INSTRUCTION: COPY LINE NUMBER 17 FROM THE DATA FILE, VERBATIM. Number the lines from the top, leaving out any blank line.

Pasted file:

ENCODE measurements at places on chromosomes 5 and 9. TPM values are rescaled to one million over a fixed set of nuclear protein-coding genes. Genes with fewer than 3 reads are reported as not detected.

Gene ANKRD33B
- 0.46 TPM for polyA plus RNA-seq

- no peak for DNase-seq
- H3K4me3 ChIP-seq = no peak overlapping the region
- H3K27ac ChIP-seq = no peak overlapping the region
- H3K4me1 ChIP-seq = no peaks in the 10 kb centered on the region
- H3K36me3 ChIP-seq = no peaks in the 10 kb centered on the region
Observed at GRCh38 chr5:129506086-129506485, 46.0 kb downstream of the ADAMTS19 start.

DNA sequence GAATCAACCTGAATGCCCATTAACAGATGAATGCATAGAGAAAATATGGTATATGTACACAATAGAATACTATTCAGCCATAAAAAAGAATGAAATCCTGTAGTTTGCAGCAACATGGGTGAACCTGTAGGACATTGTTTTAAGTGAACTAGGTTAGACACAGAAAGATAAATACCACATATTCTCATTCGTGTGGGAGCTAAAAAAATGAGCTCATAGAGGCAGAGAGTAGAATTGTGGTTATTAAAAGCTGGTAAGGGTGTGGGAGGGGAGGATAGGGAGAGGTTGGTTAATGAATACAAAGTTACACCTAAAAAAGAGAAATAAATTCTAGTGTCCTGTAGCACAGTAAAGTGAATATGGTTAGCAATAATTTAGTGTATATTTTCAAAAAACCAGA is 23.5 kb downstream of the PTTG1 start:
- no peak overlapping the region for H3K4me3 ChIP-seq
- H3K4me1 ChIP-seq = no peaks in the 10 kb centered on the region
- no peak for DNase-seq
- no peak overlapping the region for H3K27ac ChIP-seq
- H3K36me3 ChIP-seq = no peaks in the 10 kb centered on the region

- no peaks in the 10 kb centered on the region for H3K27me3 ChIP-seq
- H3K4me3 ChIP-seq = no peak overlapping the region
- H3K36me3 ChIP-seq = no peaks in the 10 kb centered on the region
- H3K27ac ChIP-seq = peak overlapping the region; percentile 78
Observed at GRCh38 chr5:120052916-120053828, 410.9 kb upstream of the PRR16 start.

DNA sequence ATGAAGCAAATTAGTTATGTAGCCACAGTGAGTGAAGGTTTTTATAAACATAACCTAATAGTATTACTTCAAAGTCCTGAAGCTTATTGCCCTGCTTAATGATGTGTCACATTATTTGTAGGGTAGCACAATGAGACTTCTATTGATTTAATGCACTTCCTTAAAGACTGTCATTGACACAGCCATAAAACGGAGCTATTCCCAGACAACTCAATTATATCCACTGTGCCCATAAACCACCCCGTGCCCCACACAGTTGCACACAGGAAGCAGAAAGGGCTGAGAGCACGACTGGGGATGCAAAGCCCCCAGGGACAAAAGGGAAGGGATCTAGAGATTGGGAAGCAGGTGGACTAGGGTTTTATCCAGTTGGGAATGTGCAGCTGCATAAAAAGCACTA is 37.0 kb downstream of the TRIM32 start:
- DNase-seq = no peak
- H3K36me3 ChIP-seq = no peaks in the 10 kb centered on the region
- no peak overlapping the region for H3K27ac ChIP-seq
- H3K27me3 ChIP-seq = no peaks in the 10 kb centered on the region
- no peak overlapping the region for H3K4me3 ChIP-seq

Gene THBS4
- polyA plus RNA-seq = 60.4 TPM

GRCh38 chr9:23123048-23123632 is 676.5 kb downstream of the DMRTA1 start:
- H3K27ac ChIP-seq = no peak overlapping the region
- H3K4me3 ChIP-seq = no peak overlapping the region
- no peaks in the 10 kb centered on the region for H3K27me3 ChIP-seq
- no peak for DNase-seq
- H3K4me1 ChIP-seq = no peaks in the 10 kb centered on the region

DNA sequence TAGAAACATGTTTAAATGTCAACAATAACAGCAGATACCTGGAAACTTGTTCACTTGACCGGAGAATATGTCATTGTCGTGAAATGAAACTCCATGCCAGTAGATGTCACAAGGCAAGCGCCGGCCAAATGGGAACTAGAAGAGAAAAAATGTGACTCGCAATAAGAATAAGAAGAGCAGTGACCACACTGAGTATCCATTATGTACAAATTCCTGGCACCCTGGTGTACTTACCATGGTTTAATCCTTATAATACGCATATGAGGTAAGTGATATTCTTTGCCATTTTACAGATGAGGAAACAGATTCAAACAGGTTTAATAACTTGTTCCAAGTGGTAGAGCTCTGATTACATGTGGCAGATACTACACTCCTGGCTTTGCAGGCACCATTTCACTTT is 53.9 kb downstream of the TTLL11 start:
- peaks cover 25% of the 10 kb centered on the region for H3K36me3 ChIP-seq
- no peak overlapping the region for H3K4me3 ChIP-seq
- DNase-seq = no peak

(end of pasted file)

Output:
- H3K4me3 ChIP-seq = no peak overlapping the region